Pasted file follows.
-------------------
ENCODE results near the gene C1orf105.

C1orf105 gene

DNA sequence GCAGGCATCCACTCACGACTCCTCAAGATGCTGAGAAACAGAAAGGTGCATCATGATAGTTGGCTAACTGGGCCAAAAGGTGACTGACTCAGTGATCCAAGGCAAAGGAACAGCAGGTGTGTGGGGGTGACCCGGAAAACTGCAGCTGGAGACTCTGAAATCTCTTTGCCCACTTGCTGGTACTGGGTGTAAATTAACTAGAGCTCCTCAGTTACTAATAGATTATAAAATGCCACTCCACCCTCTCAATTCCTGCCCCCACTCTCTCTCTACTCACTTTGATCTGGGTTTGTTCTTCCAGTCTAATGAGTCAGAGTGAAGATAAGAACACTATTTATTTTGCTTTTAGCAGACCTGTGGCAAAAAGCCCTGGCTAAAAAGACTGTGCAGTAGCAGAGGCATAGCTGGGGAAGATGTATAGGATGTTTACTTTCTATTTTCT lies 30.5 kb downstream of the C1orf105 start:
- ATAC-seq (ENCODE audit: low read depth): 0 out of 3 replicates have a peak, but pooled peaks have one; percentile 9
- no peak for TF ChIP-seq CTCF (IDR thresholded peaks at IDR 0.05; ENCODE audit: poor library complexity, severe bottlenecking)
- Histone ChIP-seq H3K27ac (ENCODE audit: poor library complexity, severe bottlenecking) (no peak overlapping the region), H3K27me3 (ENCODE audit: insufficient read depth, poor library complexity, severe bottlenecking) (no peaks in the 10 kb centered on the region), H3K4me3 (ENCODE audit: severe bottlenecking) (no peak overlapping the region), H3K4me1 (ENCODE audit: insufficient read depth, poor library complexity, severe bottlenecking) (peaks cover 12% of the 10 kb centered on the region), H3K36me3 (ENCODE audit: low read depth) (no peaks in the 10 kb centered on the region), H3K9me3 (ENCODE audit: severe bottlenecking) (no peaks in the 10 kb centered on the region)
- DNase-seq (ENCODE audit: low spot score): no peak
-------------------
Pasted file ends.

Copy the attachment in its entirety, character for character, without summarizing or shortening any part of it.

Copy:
ENCODE results near the gene C1orf105.

C1orf105 gene

DNA sequence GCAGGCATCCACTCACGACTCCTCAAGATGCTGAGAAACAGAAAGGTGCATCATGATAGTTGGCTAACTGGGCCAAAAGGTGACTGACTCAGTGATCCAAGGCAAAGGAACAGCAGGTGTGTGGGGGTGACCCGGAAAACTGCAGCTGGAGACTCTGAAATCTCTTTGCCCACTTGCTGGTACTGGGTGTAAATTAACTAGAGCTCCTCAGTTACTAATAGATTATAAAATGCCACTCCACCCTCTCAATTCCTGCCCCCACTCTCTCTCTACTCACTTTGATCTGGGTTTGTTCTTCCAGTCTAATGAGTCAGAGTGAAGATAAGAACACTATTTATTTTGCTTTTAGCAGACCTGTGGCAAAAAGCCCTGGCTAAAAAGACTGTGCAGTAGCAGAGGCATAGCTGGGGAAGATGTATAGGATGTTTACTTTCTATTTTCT lies 30.5 kb downstream of the C1orf105 start:
- ATAC-seq (ENCODE audit: low read depth): 0 out of 3 replicates have a peak, but pooled peaks have one; percentile 9
- no peak for TF ChIP-seq CTCF (IDR thresholded peaks at IDR 0.05; ENCODE audit: poor library complexity, severe bottlenecking)
- Histone ChIP-seq H3K27ac (ENCODE audit: poor library complexity, severe bottlenecking) (no peak overlapping the region), H3K27me3 (ENCODE audit: insufficient read depth, poor library complexity, severe bottlenecking) (no peaks in the 10 kb centered on the region), H3K4me3 (ENCODE audit: severe bottlenecking) (no peak overlapping the region), H3K4me1 (ENCODE audit: insufficient read depth, poor library complexity, severe bottlenecking) (peaks cover 12% of the 10 kb centered on the region), H3K36me3 (ENCODE audit: low read depth) (no peaks in the 10 kb centered on the region), H3K9me3 (ENCODE audit: severe bottlenecking) (no peaks in the 10 kb centered on the region)
- DNase-seq (ENCODE audit: low spot score): no peak